The first Russian soldier on trial in Ukraine for war crimes during Moscow's invasion pleaded guilty on Wednesday, facing possible life imprisonment in Kyiv.
Asked in court if he was guilty of the allegations, including war crimes and premeditated murder, 21-year-old sergeant Vadim Shishimarin responded "yes."
The captured soldier is accused of killing a 62-year-old civilian in northeast Ukraine in the first days of the Kremlin's offensive.
Shishimarin — from the Siberian region of Irkutsk — sat in the glass defendant's box in a Kyiv district court, wearing a blue and grey hoodie.
The youthful-looking soldier with a shaved head looked towards the ground as a prosecutor read out charges against him in Ukrainian.
An interpreter was translating for him into Russian.
Shishimarin is accused of killing the civilian — allegedly on a bicycle — near the village of Chupakhivka in the eastern Sumy region on Feb. 28.
Ukraine says Shishimarin was commanding a unit in a tank division when his convoy came under attack.
According to prosecutors, he and four other soldiers stole a car, and as they travelled near the village they encountered the civilian on a bicycle.
Shishimarin was told to kill the civilian and used a Kalashnikov assault rifle to do so, prosecutors said.
The next hearing in the case will take place Thursday at 09:00 GMT.
Prosecutor Andriy Sinyuk told reporters after Wednesday's hearing that two witnesses — including one of the Russian soldiers who was with Shishimarin at the time of the incident — will be brought to testify in court.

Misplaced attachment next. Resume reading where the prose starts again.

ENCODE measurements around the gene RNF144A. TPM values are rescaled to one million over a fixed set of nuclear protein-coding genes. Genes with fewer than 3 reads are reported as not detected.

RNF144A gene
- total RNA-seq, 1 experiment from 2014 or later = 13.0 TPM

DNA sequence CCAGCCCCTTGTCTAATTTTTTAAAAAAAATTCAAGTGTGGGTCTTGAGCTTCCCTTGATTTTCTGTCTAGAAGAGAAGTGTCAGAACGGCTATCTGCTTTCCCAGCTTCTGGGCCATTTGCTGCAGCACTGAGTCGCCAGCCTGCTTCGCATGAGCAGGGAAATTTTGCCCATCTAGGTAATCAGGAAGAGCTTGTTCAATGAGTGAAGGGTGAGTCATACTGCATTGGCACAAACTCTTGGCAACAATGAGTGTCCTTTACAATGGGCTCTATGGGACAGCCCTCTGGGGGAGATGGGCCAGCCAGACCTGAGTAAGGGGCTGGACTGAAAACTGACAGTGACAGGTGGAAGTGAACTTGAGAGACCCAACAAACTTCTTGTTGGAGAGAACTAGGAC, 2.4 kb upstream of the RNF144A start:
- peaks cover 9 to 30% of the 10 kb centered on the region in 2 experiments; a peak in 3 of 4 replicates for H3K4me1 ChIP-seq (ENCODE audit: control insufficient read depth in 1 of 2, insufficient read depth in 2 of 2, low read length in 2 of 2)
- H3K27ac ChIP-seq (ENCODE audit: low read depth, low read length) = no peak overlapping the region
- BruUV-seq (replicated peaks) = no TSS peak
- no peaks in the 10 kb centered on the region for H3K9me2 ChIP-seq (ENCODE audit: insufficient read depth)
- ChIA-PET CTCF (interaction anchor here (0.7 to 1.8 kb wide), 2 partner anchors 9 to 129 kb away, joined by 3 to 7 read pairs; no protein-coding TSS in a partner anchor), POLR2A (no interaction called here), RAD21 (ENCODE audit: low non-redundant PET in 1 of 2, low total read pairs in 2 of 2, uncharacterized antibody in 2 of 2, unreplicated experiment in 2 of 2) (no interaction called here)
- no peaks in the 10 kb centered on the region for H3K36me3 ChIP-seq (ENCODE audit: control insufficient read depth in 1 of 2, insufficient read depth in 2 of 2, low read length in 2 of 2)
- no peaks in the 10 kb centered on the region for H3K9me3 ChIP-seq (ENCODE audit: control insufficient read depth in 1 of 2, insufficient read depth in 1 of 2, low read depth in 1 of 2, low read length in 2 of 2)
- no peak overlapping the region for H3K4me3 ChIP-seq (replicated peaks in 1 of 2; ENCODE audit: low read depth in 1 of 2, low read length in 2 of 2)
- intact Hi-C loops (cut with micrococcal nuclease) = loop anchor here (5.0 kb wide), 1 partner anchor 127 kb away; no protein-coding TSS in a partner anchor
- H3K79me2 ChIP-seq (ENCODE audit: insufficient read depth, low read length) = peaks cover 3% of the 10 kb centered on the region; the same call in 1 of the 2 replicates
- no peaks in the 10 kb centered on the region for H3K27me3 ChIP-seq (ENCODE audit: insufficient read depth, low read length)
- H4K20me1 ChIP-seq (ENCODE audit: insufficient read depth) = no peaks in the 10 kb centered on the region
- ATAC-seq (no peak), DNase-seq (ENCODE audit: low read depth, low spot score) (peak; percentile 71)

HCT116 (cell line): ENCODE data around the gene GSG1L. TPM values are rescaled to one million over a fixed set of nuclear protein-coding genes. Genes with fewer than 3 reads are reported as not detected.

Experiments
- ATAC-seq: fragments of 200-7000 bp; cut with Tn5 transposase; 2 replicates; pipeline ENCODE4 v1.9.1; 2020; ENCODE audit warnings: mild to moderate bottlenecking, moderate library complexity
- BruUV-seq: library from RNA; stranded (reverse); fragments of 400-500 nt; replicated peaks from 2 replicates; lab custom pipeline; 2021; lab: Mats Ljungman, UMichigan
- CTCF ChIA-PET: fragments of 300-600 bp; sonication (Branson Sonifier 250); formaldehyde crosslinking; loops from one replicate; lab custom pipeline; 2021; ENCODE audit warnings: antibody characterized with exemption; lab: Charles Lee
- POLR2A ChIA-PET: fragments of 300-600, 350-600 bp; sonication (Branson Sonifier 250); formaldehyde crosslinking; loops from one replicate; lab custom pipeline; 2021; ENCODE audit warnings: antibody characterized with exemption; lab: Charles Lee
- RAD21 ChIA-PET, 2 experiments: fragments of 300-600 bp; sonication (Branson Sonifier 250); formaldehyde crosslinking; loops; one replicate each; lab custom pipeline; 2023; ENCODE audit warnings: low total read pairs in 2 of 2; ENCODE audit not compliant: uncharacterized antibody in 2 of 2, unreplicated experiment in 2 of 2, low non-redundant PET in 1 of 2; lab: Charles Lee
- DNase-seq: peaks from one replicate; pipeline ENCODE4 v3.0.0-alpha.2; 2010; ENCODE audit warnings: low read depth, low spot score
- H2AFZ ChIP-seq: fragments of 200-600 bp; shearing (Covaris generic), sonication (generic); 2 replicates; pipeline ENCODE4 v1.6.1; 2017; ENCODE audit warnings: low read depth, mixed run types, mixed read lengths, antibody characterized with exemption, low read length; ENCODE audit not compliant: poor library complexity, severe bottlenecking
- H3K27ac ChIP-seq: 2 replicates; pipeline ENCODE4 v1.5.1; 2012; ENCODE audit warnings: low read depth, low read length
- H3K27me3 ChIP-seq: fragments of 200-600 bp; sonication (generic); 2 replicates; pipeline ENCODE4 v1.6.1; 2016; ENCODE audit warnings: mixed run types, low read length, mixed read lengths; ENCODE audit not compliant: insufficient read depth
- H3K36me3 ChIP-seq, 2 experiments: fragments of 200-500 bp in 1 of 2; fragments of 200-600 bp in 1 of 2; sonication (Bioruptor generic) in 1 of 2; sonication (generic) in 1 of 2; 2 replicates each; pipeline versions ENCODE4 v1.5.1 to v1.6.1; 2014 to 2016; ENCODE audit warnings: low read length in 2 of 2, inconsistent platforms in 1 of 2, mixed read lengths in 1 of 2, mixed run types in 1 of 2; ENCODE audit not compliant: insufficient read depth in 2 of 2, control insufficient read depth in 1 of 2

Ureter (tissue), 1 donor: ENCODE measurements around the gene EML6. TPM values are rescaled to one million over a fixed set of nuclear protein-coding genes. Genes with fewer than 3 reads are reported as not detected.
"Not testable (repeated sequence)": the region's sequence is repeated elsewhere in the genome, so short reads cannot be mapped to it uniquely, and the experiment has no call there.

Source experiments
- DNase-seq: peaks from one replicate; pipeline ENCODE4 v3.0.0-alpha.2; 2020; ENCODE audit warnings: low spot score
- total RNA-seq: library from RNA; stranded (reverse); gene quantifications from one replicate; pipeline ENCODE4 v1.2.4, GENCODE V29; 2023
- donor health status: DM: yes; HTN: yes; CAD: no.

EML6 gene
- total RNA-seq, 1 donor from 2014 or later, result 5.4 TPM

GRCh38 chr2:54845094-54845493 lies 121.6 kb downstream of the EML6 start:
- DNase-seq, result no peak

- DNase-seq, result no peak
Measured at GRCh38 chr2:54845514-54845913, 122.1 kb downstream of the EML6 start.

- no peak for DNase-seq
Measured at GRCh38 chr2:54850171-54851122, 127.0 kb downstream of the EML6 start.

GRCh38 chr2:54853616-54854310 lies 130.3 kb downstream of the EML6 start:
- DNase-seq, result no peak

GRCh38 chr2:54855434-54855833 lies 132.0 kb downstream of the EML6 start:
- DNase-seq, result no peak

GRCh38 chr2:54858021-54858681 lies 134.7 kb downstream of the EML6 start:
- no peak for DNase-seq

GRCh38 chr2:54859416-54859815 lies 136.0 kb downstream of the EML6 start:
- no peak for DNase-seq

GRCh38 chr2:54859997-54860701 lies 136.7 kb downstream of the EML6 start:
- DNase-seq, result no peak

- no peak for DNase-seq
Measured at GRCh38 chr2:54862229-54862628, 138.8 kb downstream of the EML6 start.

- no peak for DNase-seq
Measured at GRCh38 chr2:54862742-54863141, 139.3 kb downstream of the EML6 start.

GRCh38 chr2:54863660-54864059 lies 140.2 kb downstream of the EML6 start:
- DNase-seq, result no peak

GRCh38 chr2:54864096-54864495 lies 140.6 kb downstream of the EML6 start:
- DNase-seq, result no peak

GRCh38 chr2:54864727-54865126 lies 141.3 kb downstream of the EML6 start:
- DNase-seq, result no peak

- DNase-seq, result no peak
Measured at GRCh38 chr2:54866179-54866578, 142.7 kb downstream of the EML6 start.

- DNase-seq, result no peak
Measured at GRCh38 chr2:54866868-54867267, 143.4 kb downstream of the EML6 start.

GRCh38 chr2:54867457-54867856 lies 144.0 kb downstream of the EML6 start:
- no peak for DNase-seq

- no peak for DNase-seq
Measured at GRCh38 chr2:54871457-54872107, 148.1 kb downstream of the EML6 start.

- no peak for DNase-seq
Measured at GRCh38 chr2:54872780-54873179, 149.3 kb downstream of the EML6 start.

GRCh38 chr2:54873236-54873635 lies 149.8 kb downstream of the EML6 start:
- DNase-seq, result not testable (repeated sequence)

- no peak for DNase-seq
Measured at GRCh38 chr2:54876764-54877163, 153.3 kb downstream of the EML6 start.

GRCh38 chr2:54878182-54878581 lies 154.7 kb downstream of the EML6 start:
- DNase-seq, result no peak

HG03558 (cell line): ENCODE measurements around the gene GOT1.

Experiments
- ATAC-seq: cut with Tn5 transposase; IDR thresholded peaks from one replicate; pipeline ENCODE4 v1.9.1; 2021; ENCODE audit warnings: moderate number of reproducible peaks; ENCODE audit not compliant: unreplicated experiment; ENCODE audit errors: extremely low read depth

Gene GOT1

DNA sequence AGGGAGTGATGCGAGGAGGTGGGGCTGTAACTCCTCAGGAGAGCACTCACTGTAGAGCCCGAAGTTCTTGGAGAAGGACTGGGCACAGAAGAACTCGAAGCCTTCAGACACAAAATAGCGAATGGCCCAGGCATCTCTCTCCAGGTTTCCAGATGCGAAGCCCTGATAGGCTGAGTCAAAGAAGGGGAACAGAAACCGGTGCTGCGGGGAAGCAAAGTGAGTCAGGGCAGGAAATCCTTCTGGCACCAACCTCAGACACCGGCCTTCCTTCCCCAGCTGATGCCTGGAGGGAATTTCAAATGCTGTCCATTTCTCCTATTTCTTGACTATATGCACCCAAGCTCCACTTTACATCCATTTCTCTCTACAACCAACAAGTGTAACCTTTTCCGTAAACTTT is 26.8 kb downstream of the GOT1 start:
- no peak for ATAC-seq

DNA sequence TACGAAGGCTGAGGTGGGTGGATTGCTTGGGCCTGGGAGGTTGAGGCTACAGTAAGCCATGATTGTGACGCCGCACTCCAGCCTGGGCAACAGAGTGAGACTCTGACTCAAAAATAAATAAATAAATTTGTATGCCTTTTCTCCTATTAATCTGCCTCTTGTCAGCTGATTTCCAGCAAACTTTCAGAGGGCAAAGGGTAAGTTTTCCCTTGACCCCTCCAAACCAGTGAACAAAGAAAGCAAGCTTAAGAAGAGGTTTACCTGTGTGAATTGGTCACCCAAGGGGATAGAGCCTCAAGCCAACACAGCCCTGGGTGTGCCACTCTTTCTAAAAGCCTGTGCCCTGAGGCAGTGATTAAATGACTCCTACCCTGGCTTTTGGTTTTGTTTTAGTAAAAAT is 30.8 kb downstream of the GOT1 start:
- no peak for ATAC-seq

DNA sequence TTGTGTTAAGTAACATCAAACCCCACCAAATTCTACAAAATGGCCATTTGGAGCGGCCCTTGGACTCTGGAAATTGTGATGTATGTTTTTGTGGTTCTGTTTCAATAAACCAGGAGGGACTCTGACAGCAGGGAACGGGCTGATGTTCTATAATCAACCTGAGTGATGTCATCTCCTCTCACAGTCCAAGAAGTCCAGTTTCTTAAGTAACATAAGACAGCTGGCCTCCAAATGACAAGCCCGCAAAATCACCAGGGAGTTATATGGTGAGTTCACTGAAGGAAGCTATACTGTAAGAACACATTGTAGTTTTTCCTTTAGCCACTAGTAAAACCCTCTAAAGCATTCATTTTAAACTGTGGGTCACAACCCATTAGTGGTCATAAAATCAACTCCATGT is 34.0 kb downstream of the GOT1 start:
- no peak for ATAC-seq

The soldier's weapon will also be examined as part of the probe, he said.
The Kremlin earlier said it was not informed about the case, saying Moscow's "ability to provide assistance due to the lack of our diplomatic mission there is also very limited."
The trial will be rapidly followed by others, with another two Russian soldiers expected to go on trial in central Ukraine on Thursday.
Kyiv says it has opened thousands of ongoing cases into alleged crimes committed by Moscow's forces since their invasion launched on Feb. 24.
The cases will test the Ukrainian justice system at a time when international institutions are conducting their own investigations into abuses allegedly committed by Russian forces.
Kyiv says it has thousands of ongoing cases and dozens of suspects, vowing to bring them to justice.